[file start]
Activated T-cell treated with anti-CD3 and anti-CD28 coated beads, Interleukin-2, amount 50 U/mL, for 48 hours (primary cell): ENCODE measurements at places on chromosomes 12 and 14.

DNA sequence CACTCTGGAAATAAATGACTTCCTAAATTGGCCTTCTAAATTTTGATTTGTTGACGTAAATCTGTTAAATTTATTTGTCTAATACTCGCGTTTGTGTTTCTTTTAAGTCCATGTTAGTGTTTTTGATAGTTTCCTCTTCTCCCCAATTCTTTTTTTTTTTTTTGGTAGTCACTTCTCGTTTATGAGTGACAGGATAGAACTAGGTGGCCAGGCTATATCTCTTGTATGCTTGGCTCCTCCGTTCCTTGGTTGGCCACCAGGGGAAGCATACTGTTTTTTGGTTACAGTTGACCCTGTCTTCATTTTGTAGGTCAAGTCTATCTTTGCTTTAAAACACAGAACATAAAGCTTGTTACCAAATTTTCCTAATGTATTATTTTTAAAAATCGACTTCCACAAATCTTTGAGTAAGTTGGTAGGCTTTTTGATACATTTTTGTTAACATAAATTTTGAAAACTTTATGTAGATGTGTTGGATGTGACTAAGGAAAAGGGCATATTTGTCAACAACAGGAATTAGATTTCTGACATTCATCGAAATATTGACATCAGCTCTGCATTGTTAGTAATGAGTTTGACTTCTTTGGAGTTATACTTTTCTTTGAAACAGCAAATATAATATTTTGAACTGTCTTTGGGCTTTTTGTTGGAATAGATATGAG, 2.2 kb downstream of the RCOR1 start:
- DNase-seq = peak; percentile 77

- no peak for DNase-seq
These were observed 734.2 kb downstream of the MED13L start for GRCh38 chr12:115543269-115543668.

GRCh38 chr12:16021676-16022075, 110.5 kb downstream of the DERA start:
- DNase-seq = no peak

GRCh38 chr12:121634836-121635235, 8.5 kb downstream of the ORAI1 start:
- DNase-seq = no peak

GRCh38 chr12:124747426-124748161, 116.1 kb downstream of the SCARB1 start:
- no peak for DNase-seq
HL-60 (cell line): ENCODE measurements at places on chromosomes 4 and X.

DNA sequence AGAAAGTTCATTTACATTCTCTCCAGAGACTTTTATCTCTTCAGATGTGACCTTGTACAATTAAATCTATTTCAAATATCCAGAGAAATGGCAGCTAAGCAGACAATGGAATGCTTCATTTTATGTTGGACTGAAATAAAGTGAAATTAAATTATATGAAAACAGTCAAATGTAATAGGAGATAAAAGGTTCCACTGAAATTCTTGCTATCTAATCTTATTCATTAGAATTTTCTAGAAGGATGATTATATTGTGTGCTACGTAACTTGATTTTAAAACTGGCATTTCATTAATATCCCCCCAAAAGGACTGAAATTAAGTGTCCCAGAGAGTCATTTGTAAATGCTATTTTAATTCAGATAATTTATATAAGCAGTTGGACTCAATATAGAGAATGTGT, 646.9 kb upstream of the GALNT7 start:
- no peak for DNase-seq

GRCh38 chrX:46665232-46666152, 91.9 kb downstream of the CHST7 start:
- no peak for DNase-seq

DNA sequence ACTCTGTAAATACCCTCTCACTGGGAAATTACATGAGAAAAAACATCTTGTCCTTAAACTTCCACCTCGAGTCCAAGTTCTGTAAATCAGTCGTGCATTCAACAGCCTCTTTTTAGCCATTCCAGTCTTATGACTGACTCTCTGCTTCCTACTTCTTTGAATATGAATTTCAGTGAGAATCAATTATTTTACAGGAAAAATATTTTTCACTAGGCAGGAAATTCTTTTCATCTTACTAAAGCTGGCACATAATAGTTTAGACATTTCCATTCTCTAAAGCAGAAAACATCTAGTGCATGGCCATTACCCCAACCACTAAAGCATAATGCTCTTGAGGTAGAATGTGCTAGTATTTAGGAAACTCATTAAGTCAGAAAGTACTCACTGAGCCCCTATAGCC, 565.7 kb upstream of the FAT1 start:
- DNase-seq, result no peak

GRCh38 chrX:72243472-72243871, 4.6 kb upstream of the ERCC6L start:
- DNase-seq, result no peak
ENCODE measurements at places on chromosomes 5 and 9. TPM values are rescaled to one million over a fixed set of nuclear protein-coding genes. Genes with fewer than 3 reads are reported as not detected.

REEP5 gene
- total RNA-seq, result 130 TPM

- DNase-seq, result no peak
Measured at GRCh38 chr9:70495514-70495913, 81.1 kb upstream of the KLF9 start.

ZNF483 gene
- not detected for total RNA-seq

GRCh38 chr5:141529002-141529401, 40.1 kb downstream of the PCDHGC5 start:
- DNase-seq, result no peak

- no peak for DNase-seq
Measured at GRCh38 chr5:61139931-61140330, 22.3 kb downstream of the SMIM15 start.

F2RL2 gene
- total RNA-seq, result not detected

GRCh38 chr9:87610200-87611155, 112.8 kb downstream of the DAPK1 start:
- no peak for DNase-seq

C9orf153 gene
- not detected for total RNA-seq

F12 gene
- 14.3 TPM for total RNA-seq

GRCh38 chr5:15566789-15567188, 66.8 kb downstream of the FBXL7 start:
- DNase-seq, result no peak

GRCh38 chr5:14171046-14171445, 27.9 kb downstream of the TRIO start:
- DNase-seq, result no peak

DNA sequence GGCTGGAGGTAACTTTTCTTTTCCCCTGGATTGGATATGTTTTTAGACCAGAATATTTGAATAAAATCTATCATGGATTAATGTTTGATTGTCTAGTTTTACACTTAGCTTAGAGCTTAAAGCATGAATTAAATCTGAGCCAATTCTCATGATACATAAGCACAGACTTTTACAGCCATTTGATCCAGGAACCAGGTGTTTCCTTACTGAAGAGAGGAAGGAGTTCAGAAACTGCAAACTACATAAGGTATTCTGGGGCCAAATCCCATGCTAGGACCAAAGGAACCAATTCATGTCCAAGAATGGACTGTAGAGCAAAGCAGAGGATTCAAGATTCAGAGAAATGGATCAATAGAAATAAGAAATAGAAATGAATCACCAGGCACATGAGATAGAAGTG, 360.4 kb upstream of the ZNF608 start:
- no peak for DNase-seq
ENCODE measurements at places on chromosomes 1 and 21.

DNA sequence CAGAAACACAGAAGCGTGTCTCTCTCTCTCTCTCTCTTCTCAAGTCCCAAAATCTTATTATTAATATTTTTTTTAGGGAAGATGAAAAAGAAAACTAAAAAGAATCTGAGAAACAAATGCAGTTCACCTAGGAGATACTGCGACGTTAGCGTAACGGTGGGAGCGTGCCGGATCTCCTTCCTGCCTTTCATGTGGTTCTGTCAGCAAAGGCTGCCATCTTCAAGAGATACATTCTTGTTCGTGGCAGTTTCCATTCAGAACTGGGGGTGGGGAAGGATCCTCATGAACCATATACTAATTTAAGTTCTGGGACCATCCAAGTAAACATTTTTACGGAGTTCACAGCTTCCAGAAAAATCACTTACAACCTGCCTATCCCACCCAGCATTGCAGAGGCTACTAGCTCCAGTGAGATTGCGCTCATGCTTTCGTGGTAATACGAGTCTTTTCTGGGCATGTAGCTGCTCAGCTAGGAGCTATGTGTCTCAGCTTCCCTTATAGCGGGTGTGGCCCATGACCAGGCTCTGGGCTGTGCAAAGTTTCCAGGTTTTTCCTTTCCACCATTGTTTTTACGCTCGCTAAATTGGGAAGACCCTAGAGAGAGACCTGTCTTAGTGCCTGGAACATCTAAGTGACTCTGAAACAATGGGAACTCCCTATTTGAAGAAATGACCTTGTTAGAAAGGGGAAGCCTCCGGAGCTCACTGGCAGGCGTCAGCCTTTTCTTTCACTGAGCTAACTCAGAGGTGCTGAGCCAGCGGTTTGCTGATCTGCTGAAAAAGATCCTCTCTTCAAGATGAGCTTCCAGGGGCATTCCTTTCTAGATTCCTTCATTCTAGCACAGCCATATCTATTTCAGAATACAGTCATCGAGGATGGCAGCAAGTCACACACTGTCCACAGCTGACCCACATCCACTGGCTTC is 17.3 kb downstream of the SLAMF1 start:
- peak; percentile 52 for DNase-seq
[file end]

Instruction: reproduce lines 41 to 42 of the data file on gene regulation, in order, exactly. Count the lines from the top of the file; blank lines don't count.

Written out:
- DNase-seq, result no peak

GRCh38 chr5:14171046-14171445, 27.9 kb downstream of the TRIO start: